Saturday, 2 February 2013

Burrowing Owl

order : Strigiformes      Genus & Species : Strigidae     Family : Athene cunicularia

The burrowing owl is primarily a ground-level operator, nesting underground and running after prey, but it is also a clever hunter, hovering in flight above its target. One of the few owls adapted for land dwelling, the burrowing owl is an ultra-efficient daytime hunter, attacking prey on land or in the air.They found in grassland from British Columbia in Canada, through western U.S. and central Mexico, to Tierra del Fuego in South America. 

Habitat : The burrowing owl’s range includes prairies and plains. Level, open, dry vegetation — found in Canada, the western U.S., Mexico and the treeless pampas of Central and South America — provides hiding sites for the young, while allowing full vision for adults. The male usually “borrows” an abandoned burrow of a badger, prairie dog or, in South America, viscacha, but he can excavate his own, too. The burrow slopes gradually and then turns abruptly right or left. This ensures that the nest chamber at the end of the tunnel is as dark as it can be, an essential feature for added protection of eggs and young.A network of branching tunnels provides foodstorage areas and escape routes. Raised mounds, fences or rocks make perfect perches for observing prey. Migratory only in its northern range, the owl often overwinters in the south, setting up permanent residency to keep the burrow clean. 
Food & Hunting : Most of the year, the owl hunts from sunrise to sunset. In the spring, it pursues small mammals at low-light periods, especially during the cool early evening. In the summer heat, these small mammals retreat underground to stay cool, and the burrowing owl then stalks larger insects, such as locusts, grasshoppers, dragonflies and dung beetles. The burrowing owl runs on its long legs and snatches smaller prey with one foot. With broad wings unfolded, the owl can also swoop in for the kill from a perch near the nesting hole.The owl quietly hovers, taking deadly aim at a mouse, cottontail or even a ground squirrel that is equal to its own size. Feathers, hair and bones, which are all indigestible, accumulate in the owl’s gizzard and are regurgitated in the form of pellets. 
Behavior : Considered comical because of its bowing display, the male burrowing owl dips its body forward as it sings, cu-coo, cu-coo, a mellow love song that is one of approximately 17 vocalizations.This song, repeated every hour at night during courtship, is also emitted for territorial defense. Bobbing up and down for a better view, the burrowing owl guards the immediate area of its burrow, but allows feeding in commonly shared areas by adjacent owl pairs. Females rasp when begging for or receiving food from the male during incubation, or when passing food to the young.The burrowing owl utters a buzzing “rattle” resembling the sound of a rattlesnake when disturbed, or when cornered by predators such as badgers or snakes. Burrowing owls line their nest chambers with 1–2" of dung, which provides insulation and also masks the odor of the nest to protect the young from hungry predators.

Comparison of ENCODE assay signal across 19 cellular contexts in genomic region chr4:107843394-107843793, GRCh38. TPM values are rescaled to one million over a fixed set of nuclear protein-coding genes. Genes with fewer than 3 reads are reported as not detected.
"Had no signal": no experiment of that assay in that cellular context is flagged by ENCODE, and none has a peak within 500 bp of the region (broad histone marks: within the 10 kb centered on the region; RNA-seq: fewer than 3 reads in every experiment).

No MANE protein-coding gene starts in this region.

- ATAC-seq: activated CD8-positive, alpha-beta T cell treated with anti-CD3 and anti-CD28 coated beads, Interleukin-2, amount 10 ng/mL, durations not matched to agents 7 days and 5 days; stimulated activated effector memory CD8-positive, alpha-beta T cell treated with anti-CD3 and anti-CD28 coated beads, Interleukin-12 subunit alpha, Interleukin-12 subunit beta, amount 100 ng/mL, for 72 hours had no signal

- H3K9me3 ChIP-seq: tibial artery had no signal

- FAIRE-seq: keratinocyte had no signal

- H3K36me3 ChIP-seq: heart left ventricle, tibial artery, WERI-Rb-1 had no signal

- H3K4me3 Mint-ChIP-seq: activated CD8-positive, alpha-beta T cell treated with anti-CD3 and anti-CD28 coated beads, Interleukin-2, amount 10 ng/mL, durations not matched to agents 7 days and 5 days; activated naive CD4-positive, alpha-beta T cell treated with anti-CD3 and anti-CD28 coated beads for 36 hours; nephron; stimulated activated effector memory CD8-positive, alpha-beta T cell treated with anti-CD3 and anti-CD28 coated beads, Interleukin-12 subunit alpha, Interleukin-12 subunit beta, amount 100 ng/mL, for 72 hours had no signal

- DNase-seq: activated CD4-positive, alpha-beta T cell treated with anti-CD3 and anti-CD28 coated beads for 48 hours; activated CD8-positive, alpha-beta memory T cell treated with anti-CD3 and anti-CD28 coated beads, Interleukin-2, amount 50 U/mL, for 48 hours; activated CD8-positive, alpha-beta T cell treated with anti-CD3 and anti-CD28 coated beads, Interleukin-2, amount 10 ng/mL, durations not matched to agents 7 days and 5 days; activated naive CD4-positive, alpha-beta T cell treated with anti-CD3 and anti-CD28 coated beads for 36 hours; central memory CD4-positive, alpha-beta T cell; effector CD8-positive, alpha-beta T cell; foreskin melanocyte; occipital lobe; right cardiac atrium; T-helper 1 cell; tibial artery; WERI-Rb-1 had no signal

Breeding : Before initiating courtship, the male owl selects a burrow and prepares a nest. Up to 10' long and 6" wide, the tunnel ends with a dark 12–18" wide nesting cavity, lined with dung and feathers. Once it is complete, the courtship ritual begins. The pair mates after an extended period of songs, billing, mutual nibbling of the head feathers and food presentation. Since burrowing owls do not form permanent bonds, the mating cycle is repeated annually. After mating, the female lays one egg every other day. Incubation starts with the first egg; the parents take turns incubating the 6–11 eggs.The female’s absence is brief, however, because the male brings her food. The grayish-white owlets weigh 0.3 oz. each and hatch at intervals; the oldest can be two weeks older than the youngest. 


Bill : The burrowing owl breaks its prey’s neck with sharp blows from its large hooked beak. 
Eyes : The large pupils and corneas gather as much light as possible during the low-light conditions of sunrise and sunset.The lemon-yellow irises distinguish the burrowing owl from nocturnal owls, which have brown irises that are invisible during night hunting. 
Claws : With two toes in front and two toes directed backward, the owl grasps prey with sharp talons fully spread. The powerful claws also dig dirt and kick it backward during burrow excavation. 
Legs : Legs, longer than those of nocturnal owls, enable the burrowing owl to walk easily across grassland in search of insects. 


Weight : 5–5.5 oz.
Length : 7-9.5"
Wingspan : 20-24"
Sexual Maturity : 1 year
Breeding Season : March –August

The burrowing owl’s species name, cunicularia, comes from the Latin word cunicularius, meaning “a miner or burrower.”